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Whose waste is it anyway? The case of John Moore.

Whose Waste Is It Anyway? The Case of John Moore

The watchword of the grasping eighties has been profit, and medicine has not been exempt. Three happenings in the summer of 1988 are emblematic, and how we deal with them will help set the tone for the 1990s: the appearance of large amounts of medical wastes on our nation's beaches; the indictment of a Queens, NY physician for Medicaid fraud; and an opinion of a California Appeals Court involving the alleged wrongful taking of tissue by a physician from his patient.

The first two occurrences are relatively straightforward. Widescale pollution and the despoilment of the environment are the inevitable results of failure to plan properly for and manage waste disposal. Profits are large in selling nonreusable medical products, and undoubtedly can also be made by cutting corners in waste disposal. We will all now bear the cost of the cleanup. Medicaid fraud is no longer uncommon, but the New York scheme has a wonderfully macabre quality about it. Since 1986, a physician and his codefendants allegedly drew blood from poor people (whom they paid as little as fifty cents a vial), processed the blood in their medical laboratories, falsely claimed it was from Medicaid patients, and billed the government (at up to $2,000 a sample tested) for more than $3.6 million. [1]

The final example, which is much more ambiguous, involves elements of each of the first two: unusual disposals of medical waste and making large amounts of money by using human tissue in novel ways. The lawsuit has not yet been tried, and court opinions to date have only dealt with the question of whether an individual can sue for the unauthorized use of surgically removed tissue. Even so, the decision has already been called "one of the most important cases of the decade," [2] and although this is hyperbole, the case does crystallize some of the most troublesome issues in medicine in the 1980s, including the monetarization of medicine, truth and trust in the doctor-patient relationship, and the effects of commercializing both human cells and academic research laboratories.

The Case of John Moore

In 1976 john Moore, then a surveyor on the Alaskan pipeline, sought medical treatment for hairy-cell leukemia from hematologist-oncologist David W. Golde at UCLA. As is standard procedure in this disease, Dr. Golde removed Moore's spleen, which had enlarged from about a half pound to more than fourteen pounds.

Moore quickly improved. Golde took a sample from the spleen and isolated and cultured an immortal cell line capable of producing a variety of products including the lymphokine GM-CSF (granulocyte-macrophage colony stimulating factor) currently being tested as an AIDS treatment. In 1979 Golde filed a report of possible patentability with the University of California. In 1983 the university applied for a patent on the cell line naming Golde and his research assistant, Shirley Quan, as inventors. The patent was granted in 1984.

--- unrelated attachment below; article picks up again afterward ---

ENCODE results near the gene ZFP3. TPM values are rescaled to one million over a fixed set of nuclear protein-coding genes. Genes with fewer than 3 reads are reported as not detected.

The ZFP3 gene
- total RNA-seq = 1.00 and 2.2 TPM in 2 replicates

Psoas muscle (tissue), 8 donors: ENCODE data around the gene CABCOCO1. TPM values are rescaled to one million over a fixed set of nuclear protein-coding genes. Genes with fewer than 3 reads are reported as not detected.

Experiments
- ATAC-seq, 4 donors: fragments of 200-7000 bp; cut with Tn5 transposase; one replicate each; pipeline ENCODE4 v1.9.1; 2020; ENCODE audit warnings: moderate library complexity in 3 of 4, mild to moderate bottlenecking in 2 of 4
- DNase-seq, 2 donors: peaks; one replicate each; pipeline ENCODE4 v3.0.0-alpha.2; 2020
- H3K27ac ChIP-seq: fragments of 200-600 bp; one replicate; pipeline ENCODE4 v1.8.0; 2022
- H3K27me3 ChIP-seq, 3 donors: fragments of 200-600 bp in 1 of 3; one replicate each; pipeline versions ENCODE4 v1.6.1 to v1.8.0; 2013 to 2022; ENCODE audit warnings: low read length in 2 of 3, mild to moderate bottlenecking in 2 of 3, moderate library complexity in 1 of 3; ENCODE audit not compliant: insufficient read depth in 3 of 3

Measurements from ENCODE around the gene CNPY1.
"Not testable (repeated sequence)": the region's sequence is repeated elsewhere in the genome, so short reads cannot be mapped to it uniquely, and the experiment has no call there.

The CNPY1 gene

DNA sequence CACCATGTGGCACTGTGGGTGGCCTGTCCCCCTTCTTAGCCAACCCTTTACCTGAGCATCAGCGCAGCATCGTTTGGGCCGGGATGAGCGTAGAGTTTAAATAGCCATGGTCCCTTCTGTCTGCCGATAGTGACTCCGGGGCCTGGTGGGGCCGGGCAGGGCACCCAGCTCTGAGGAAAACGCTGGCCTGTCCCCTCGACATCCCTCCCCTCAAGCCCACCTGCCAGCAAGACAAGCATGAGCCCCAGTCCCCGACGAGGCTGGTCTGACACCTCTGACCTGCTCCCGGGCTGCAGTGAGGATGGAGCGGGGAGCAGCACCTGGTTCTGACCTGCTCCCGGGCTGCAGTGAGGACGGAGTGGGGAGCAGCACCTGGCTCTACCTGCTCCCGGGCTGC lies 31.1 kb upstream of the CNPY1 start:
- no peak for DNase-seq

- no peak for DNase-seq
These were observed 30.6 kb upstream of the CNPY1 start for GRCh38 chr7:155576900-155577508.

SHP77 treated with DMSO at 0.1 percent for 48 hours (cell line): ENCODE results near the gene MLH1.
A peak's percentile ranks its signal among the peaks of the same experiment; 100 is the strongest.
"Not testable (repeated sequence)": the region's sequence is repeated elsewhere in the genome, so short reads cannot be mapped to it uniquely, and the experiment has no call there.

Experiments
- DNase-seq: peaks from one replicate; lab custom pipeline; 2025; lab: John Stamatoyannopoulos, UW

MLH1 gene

Moore, who had since moved to Seattle, had been coming back to see Golde about every six months. He has told an interviewer that he never would have known about the existence of the cell line had Golde not called him in September 1983 and told him he had "missigned the consent form" (circling I "do not" instead of I "do" grant the University all rights in "any cell line...."). Moore then decided to consult attorney Sanford Gage. [3]

In September 1984 Moore filed suit against the University of California, Golde, Quan, Genetics Institute, Inc., and Sandoz, alleging eleven types of wrongdoing (including conversion, lack of informed consent, and breach of fiduciary duty) and seeking an accounting and other relief. The trial court essentially decided that Moore had no right to bring suit. Moore appealed, and in July 1988 a California Court of Appeals, in a two-to-one decision, determined that Moore had stated a proper cause of action for conversion. [4]

The Appeals Court Decision

Judge David Rothman, writing for the majority, concentrated on just one issue: Did Moore state a cause of action for conversion? Conversion is a strict liability tort that under California law is committed against a person if the person can prove: (1) ownership or right to possession of property at the time of the conversion; (2) the wrongful conversion or disposal of the property; and (3) damages. Conversion requires neither knowledge or intent of the defendant, but instead "rests upon the unwarranted interference by the defendant with the dominion over the property of the plaintiff from which injury to the latter results." For example, in one case the defendant bought a building in which the plaintiff was a subtenant who had used the basement to store numerous barrels of wine. The defendant, thinking the barrels were junk, sold them. He was liable for conversion in spite of his lack of knowledge or intent.